Saturday, June 16, 2012

New Picture Book - One Day I Went Rambling

Terri Murphy, illustrator for One Day I Went Rambling, stopped by my blog and answered a few questions about illustrating and publishing a picture book for a traditional press (Bright Sky Press).

Terri is the SCBWI-IL Illustrators Network Coordinator and one of the first professional illustrators that I met in the writing and illustrating for children world.

Her latest book, One Day I Went Rambling (see below) is about a little boy who sees the creative potential of everyday odds and ends he finds. His friends don't see it but slowly they come around and join in the fun.

Terri,congratulations on your new book release. Can you tell us a little about the process of how this book came to be? 

Thank you, Alison. I was lucky to have illustrated a picture book with Kelly Bennett previously with the same publisher, Bright Sky Press, so when they acquired the One Day I Went Rambling manuscript, Kelly requested me as the illustrator. Happily history repeated itself.

Did you get to meet or speak with the author during the illustrating process? 

Although Kelly and I know each other and have met before, we don't communicate during the illustrative process. It's not that I'm opposed to it, but there is a certain implied trust if you allow an illustrator to have free reign. If I had a question or was unclear about what she was trying to communicate, I would call her, but such was not the case. The publisher did show the sketches to Kelly before I went to finished art, and in addition to ooohs and aaahs, she suggested I include Zane's mascot, a color-changing chameleon, on every page in a hide-and-seek way. I had the chameleon on most pages, but all pages was definitely a good call!

How much time did you spend on the illustrations from sketches to final? Can you explain a little about the back and forth process of the book coming together? Were you given illustrator notes at the beginning or did you have more freedom to create?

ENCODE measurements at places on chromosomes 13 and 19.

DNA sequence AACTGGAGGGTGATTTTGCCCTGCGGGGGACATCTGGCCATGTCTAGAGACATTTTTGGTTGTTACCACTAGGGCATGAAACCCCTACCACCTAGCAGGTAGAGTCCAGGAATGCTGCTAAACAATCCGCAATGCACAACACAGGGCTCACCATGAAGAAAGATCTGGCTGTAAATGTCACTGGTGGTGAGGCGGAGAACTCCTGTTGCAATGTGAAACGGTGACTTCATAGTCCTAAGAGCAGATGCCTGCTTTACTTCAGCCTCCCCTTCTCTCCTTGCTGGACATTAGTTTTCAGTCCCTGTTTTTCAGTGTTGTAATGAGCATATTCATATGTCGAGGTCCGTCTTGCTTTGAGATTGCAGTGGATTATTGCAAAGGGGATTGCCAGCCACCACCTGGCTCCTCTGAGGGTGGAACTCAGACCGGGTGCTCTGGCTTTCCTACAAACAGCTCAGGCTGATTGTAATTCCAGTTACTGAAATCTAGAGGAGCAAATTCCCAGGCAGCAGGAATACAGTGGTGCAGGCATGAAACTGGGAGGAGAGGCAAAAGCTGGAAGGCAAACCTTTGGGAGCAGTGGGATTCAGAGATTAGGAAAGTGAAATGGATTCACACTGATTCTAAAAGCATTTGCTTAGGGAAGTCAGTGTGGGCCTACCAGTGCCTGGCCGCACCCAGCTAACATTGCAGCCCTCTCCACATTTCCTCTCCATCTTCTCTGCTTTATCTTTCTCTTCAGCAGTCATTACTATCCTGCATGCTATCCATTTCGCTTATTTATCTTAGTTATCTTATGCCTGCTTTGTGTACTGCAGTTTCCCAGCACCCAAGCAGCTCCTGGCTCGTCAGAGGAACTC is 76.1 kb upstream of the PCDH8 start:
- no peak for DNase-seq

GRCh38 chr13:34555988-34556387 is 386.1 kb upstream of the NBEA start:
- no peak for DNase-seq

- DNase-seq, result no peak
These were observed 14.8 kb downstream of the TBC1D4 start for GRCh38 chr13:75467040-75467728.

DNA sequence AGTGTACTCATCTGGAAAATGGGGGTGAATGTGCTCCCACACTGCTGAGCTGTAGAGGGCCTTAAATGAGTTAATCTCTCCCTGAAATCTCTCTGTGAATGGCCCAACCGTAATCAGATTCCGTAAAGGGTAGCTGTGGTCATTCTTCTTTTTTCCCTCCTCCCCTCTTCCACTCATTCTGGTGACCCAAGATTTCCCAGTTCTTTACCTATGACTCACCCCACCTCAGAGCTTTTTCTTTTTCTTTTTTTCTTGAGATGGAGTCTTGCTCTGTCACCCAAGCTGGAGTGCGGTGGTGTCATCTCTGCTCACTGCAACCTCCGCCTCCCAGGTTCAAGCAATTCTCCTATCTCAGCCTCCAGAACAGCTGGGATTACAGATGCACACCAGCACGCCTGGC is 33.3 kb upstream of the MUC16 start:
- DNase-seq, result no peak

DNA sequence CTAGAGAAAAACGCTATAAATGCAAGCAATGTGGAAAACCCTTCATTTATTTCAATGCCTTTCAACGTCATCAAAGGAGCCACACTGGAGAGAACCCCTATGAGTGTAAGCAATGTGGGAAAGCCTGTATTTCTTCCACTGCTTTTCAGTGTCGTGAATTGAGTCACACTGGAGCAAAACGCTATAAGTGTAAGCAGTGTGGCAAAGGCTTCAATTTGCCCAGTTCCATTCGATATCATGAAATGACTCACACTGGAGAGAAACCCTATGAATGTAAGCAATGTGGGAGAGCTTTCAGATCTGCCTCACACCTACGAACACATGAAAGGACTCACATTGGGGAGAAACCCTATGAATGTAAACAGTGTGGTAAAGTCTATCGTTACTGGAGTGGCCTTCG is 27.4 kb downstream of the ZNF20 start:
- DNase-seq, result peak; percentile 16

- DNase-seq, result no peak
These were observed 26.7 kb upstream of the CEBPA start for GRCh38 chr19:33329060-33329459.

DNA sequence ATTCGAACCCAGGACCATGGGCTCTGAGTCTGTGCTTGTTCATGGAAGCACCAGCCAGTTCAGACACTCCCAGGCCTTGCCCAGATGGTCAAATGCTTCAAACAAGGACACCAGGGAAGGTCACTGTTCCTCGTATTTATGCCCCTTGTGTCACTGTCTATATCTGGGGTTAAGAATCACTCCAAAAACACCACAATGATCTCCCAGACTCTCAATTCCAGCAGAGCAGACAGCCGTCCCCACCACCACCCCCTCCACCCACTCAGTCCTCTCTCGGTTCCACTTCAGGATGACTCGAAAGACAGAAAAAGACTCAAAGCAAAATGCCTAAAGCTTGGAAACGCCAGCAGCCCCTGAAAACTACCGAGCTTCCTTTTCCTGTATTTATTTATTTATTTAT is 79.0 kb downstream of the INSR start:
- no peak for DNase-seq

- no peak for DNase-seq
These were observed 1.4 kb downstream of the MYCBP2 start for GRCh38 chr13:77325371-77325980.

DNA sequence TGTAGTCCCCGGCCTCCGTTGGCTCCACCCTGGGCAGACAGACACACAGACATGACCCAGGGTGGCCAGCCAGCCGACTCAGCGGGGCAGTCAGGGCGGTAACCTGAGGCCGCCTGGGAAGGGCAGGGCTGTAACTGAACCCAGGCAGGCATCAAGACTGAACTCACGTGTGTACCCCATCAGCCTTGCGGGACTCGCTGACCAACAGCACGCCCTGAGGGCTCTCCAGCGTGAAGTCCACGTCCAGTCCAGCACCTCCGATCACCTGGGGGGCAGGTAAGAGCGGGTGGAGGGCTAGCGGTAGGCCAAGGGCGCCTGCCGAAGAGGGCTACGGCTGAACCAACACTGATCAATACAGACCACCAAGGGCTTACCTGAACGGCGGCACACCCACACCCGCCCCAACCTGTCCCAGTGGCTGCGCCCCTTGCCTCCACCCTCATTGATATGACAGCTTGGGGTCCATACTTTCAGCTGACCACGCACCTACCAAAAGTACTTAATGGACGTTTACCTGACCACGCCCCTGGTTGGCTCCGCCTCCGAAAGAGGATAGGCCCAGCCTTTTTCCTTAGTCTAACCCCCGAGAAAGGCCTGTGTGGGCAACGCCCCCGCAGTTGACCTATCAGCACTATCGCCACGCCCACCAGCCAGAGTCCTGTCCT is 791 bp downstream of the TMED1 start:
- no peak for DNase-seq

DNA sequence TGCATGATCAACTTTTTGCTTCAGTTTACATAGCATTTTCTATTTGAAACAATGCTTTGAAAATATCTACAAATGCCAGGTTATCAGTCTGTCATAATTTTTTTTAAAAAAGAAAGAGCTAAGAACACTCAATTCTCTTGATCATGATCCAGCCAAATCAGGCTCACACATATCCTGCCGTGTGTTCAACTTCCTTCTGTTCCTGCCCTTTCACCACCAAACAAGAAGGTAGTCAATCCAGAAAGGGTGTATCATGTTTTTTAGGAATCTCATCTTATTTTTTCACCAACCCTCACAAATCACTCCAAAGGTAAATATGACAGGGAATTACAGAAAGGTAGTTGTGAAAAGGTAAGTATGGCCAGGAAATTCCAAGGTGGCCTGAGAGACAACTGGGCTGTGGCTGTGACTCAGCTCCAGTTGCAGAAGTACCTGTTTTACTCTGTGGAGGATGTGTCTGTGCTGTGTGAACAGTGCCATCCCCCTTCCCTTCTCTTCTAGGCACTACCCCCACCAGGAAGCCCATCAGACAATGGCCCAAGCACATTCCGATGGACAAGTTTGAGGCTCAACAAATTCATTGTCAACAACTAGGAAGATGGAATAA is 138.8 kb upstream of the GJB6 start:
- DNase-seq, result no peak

I was given one illustration note, a suggestion really, that the "smooth brown vest" Zane finds could be a grocery sack. And so it was! It took about 5 months to complete, from receiving the manuscript, to creating sketches, to final art sent to the publisher. The interesting thing about working out a visual story line is that ideas come throughout the process. Everything is not clear-cut in my mind from the beginning, but more of an ebb and flow of possibilities. Whenever I go on school visits, I tell children the two most powerful words in creating something is "what if." Some of the "what ifs" I went with are "What If I hand-letter all of Zane's imaginative pronouncements and use them as a design element? What if I give him a mascot? What if I box all the friends' unimaginative reactions to his treasures and drain the color?"

Here is a look at a sketch and color illustration from One Day I Went Rambling.
Thanks for sharing these, Terri!

Now that we have heard a bit about your exciting new book, can you share a bit about your other books?

I've illustrated several books, but the one I mentioned above authored by Kelly Bennett, "Dance, Y'all, Dance," is a peek into a yesteryear romp-and-stomp dance hall that twirls the reader through several country dance steps and family-fun situations.  Kelly writes about themes that resonate with me as an illustrator, and I await to see if that muse strikes a third book in our future!

Thank you for taking the time to stop by my blog and share a little about the process of illustrating and publishing a picture book.